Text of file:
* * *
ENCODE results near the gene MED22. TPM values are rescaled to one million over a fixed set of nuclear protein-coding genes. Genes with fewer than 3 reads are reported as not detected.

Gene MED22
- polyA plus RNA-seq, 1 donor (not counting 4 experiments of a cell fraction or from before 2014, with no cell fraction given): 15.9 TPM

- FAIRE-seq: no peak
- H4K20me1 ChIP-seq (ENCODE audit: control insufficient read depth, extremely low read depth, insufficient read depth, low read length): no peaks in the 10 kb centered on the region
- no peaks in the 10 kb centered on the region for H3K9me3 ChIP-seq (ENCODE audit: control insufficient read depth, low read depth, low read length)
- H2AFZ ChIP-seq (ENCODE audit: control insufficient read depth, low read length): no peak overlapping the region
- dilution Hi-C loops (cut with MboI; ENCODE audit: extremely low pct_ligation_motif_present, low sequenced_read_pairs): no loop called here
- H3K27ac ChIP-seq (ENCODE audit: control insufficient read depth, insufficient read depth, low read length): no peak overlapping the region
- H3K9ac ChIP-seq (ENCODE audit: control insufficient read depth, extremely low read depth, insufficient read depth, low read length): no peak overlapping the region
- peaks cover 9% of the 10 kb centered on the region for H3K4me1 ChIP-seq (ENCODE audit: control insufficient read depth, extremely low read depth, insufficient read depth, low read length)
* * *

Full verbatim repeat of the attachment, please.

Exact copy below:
ENCODE results near the gene MED22. TPM values are rescaled to one million over a fixed set of nuclear protein-coding genes. Genes with fewer than 3 reads are reported as not detected.

Gene MED22
- polyA plus RNA-seq, 1 donor (not counting 4 experiments of a cell fraction or from before 2014, with no cell fraction given): 15.9 TPM

- FAIRE-seq: no peak
- H4K20me1 ChIP-seq (ENCODE audit: control insufficient read depth, extremely low read depth, insufficient read depth, low read length): no peaks in the 10 kb centered on the region
- no peaks in the 10 kb centered on the region for H3K9me3 ChIP-seq (ENCODE audit: control insufficient read depth, low read depth, low read length)
- H2AFZ ChIP-seq (ENCODE audit: control insufficient read depth, low read length): no peak overlapping the region
- dilution Hi-C loops (cut with MboI; ENCODE audit: extremely low pct_ligation_motif_present, low sequenced_read_pairs): no loop called here
- H3K27ac ChIP-seq (ENCODE audit: control insufficient read depth, insufficient read depth, low read length): no peak overlapping the region
- H3K9ac ChIP-seq (ENCODE audit: control insufficient read depth, extremely low read depth, insufficient read depth, low read length): no peak overlapping the region
- peaks cover 9% of the 10 kb centered on the region for H3K4me1 ChIP-seq (ENCODE audit: control insufficient read depth, extremely low read depth, insufficient read depth, low read length)